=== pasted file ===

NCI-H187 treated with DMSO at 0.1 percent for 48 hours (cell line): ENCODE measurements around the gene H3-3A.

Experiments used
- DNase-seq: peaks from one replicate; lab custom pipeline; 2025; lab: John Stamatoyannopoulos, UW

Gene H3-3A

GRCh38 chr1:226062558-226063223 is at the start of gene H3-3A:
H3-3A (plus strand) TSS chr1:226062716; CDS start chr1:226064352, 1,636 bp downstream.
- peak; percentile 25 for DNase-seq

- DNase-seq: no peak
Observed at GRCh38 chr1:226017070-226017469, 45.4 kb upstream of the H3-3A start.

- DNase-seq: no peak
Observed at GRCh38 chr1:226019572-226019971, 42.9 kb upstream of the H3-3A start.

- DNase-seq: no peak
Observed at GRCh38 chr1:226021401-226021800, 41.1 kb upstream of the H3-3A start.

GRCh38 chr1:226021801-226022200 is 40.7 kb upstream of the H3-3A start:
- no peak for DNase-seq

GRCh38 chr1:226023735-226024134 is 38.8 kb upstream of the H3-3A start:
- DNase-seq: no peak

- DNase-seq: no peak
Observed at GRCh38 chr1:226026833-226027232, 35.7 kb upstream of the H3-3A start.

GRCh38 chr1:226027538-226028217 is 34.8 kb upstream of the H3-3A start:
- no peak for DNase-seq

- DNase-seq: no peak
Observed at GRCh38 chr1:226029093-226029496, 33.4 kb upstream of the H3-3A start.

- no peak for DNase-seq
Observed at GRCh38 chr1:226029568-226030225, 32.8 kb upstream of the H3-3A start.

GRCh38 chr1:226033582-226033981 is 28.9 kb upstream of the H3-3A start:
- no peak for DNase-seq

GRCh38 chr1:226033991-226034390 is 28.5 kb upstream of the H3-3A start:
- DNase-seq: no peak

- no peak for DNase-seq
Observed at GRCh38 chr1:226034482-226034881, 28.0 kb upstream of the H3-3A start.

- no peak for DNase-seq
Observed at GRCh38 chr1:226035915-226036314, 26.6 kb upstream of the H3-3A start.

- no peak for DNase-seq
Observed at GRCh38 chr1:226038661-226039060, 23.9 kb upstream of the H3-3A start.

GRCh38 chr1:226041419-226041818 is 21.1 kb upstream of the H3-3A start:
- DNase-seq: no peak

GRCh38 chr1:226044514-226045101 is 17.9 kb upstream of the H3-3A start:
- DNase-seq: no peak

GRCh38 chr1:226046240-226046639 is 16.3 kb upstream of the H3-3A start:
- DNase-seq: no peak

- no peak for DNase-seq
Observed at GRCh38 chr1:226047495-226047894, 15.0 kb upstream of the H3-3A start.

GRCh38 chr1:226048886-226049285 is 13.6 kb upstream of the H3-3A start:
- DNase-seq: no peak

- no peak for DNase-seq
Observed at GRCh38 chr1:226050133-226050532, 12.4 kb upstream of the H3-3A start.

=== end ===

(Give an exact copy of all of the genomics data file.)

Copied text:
NCI-H187 treated with DMSO at 0.1 percent for 48 hours (cell line): ENCODE measurements around the gene H3-3A.

Experiments used
- DNase-seq: peaks from one replicate; lab custom pipeline; 2025; lab: John Stamatoyannopoulos, UW

Gene H3-3A

GRCh38 chr1:226062558-226063223 is at the start of gene H3-3A:
H3-3A (plus strand) TSS chr1:226062716; CDS start chr1:226064352, 1,636 bp downstream.
- peak; percentile 25 for DNase-seq

- DNase-seq: no peak
Observed at GRCh38 chr1:226017070-226017469, 45.4 kb upstream of the H3-3A start.

- DNase-seq: no peak
Observed at GRCh38 chr1:226019572-226019971, 42.9 kb upstream of the H3-3A start.

- DNase-seq: no peak
Observed at GRCh38 chr1:226021401-226021800, 41.1 kb upstream of the H3-3A start.

GRCh38 chr1:226021801-226022200 is 40.7 kb upstream of the H3-3A start:
- no peak for DNase-seq

GRCh38 chr1:226023735-226024134 is 38.8 kb upstream of the H3-3A start:
- DNase-seq: no peak

- DNase-seq: no peak
Observed at GRCh38 chr1:226026833-226027232, 35.7 kb upstream of the H3-3A start.

GRCh38 chr1:226027538-226028217 is 34.8 kb upstream of the H3-3A start:
- no peak for DNase-seq

- DNase-seq: no peak
Observed at GRCh38 chr1:226029093-226029496, 33.4 kb upstream of the H3-3A start.

- no peak for DNase-seq
Observed at GRCh38 chr1:226029568-226030225, 32.8 kb upstream of the H3-3A start.

GRCh38 chr1:226033582-226033981 is 28.9 kb upstream of the H3-3A start:
- no peak for DNase-seq

GRCh38 chr1:226033991-226034390 is 28.5 kb upstream of the H3-3A start:
- DNase-seq: no peak

- no peak for DNase-seq
Observed at GRCh38 chr1:226034482-226034881, 28.0 kb upstream of the H3-3A start.

- no peak for DNase-seq
Observed at GRCh38 chr1:226035915-226036314, 26.6 kb upstream of the H3-3A start.

- no peak for DNase-seq
Observed at GRCh38 chr1:226038661-226039060, 23.9 kb upstream of the H3-3A start.

GRCh38 chr1:226041419-226041818 is 21.1 kb upstream of the H3-3A start:
- DNase-seq: no peak

GRCh38 chr1:226044514-226045101 is 17.9 kb upstream of the H3-3A start:
- DNase-seq: no peak

GRCh38 chr1:226046240-226046639 is 16.3 kb upstream of the H3-3A start:
- DNase-seq: no peak

- no peak for DNase-seq
Observed at GRCh38 chr1:226047495-226047894, 15.0 kb upstream of the H3-3A start.

GRCh38 chr1:226048886-226049285 is 13.6 kb upstream of the H3-3A start:
- DNase-seq: no peak

- no peak for DNase-seq
Observed at GRCh38 chr1:226050133-226050532, 12.4 kb upstream of the H3-3A start.